John Marriott at the Toronto Sculpture Garden (115 King East), to September 15. 416-515-9658. Rating: NNN Rating: NNN
John Marriott's show in the Sculpture Garden, Easy To Assemble , rejects function to embrace whimsy.
Using basic building materials, including asphalt shingles and wood, he has put together a bizarre structure that looks like a logic-defying exploding tool shed. It's as if the Ikea instruction manual has been thrown out in order to let anarchy triumph over utilitarianism.
Marriott updates Marcel Duchamp's practice of incorporating "readymades" wine racks, urinals and other found objects into his art, combining that with the do-it-yourself home improvement culture now so familiar to us. Even the sculpture's title suggests HGTV.
As accessible as Easy To Assemble is, the resulting structure is useless; it can't protect tools, lawnmowers or anything else. It's a well-conceived and -thought-out accident. As such, it turns the banal tool shed on its head.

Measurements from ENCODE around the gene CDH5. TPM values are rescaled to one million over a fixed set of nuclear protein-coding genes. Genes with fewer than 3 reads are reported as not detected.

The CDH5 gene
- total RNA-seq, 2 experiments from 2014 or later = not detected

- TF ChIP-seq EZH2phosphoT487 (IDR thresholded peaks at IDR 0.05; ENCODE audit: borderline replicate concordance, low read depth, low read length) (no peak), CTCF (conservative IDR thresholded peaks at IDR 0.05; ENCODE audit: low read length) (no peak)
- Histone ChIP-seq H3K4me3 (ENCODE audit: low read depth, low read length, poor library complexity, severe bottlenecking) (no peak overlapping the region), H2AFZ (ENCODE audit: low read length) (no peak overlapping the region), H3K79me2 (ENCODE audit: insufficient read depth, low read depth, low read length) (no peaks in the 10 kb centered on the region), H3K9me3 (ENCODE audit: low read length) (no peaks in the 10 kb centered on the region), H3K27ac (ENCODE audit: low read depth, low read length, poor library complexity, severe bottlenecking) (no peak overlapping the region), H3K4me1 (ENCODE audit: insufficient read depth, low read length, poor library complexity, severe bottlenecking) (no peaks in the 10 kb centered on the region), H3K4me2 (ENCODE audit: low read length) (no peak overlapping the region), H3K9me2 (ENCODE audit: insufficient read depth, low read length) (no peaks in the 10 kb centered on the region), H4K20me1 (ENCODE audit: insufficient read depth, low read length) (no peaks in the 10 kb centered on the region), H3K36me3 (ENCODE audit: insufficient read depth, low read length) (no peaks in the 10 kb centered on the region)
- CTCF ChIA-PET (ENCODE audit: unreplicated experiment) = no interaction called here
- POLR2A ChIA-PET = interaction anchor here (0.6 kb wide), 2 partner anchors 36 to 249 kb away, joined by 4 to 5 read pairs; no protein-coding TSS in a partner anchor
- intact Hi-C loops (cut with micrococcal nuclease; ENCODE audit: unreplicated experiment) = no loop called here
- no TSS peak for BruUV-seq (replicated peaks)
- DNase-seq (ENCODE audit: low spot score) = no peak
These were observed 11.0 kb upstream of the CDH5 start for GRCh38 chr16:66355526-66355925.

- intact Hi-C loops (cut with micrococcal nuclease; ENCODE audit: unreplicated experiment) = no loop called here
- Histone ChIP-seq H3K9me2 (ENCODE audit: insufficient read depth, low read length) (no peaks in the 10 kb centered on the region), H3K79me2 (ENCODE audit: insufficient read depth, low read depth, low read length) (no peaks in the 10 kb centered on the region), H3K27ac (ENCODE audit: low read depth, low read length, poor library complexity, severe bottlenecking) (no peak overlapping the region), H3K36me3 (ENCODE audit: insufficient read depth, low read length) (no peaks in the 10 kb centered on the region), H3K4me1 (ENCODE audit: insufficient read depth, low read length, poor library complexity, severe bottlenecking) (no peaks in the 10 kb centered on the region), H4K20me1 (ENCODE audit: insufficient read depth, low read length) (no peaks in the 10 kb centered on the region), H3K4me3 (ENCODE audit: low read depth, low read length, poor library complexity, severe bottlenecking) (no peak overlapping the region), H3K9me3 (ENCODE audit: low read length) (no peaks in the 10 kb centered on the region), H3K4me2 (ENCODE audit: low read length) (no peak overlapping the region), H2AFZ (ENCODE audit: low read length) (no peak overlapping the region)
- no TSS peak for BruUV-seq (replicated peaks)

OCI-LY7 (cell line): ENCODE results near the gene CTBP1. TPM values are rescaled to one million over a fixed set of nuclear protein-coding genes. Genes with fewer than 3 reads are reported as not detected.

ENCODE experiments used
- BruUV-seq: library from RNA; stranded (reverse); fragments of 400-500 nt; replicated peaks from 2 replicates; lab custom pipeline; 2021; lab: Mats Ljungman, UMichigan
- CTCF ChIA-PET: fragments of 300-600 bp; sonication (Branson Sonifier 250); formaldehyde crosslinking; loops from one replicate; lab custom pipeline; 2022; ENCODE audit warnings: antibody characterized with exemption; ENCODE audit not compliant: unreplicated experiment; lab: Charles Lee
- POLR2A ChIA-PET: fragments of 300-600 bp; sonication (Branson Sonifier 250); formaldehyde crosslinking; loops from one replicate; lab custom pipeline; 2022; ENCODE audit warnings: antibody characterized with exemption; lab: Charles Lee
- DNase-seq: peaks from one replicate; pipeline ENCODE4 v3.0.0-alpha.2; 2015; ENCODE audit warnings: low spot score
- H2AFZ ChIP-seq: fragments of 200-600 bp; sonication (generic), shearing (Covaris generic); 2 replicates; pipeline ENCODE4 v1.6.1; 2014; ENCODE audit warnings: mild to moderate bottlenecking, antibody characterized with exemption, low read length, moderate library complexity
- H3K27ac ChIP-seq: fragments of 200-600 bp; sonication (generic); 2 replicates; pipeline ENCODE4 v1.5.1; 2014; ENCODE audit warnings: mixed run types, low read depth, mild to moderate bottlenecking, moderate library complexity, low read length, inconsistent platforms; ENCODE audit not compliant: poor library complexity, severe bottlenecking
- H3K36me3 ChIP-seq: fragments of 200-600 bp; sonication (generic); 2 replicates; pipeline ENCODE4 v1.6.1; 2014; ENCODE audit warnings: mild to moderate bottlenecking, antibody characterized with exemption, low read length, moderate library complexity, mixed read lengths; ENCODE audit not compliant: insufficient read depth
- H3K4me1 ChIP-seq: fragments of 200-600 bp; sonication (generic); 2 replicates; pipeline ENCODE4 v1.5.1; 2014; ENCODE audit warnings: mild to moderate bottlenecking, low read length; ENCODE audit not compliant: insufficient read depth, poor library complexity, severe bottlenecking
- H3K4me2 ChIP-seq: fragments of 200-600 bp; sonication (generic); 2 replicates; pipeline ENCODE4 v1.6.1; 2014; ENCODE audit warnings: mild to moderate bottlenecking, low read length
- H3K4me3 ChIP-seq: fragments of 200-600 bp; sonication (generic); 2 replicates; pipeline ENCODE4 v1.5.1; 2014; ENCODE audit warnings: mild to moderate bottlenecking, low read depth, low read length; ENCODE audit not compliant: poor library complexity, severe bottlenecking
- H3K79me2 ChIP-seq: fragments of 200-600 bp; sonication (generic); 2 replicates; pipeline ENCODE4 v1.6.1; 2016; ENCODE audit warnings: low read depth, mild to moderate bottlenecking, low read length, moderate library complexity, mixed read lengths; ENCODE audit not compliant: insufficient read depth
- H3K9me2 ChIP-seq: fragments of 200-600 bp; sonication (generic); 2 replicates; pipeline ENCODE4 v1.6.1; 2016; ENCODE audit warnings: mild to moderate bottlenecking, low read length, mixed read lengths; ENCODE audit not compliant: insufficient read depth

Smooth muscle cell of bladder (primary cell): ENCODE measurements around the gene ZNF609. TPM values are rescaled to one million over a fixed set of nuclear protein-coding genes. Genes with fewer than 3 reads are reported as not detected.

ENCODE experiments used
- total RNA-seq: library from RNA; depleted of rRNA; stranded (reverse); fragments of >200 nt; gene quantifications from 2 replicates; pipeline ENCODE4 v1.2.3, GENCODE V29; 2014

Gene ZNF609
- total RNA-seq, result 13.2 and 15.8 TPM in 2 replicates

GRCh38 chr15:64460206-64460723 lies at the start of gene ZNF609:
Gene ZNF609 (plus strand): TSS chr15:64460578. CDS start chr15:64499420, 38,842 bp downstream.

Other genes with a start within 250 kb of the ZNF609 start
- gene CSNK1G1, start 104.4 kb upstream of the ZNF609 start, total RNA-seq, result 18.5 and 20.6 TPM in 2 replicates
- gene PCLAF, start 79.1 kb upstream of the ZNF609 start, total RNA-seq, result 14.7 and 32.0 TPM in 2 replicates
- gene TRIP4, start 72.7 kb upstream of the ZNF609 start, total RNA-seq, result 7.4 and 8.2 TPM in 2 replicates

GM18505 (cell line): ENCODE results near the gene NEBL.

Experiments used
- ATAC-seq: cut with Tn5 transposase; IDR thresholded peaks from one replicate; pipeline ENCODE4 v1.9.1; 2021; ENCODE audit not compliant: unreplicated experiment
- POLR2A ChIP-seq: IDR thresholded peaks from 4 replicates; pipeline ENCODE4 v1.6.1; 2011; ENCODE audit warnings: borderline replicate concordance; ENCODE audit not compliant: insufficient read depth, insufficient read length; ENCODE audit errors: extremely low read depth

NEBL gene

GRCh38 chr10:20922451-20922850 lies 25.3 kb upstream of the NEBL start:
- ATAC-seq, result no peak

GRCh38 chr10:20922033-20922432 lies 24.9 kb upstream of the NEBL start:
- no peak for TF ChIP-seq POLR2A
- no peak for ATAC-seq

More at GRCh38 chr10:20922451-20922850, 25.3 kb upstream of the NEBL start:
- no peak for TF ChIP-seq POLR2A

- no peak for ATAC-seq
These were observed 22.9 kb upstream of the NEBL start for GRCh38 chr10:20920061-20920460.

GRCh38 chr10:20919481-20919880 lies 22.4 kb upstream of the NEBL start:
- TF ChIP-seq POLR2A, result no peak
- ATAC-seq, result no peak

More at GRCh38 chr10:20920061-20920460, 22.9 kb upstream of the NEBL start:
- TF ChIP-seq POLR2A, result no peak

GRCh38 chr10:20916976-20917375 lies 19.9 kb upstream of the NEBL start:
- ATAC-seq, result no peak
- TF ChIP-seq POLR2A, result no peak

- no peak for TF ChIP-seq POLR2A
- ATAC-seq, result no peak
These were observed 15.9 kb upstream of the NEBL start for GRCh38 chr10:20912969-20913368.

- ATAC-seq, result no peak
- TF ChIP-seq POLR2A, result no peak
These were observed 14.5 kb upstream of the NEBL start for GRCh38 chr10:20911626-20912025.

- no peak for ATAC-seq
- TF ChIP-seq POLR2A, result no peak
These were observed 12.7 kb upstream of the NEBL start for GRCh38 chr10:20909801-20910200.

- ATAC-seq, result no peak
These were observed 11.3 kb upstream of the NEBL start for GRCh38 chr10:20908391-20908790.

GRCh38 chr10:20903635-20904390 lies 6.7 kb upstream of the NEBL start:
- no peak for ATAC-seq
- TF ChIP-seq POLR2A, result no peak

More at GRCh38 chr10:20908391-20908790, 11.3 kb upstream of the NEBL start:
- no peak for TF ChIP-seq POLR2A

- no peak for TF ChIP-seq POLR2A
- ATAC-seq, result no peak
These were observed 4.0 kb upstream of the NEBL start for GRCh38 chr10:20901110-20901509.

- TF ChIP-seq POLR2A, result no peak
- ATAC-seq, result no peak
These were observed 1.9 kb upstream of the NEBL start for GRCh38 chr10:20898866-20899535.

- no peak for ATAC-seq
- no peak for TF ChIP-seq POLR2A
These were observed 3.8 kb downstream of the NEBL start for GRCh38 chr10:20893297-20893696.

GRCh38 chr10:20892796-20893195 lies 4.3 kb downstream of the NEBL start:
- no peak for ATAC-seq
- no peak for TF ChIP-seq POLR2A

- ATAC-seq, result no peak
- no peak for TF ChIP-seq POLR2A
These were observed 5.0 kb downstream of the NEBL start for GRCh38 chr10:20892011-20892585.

Painted pink, orange and aqua, the squares, rectangles and pentagons of which it's made convey both a sense of humour and of formalism. Marriott's object has a psychological component, too, much like a monumental puzzle. Easy To Assemble is as serious as it is absurd.
Kids are instantly attracted to it, only to be to be faced with the crushing disappointment that they can't climb it.
That's no doubt fine with the artist. Easy To Assemble, a piece somewhere between post-tornado and classic mime, aims to frustrate, and Marriott's tongue is firmly in his cheek.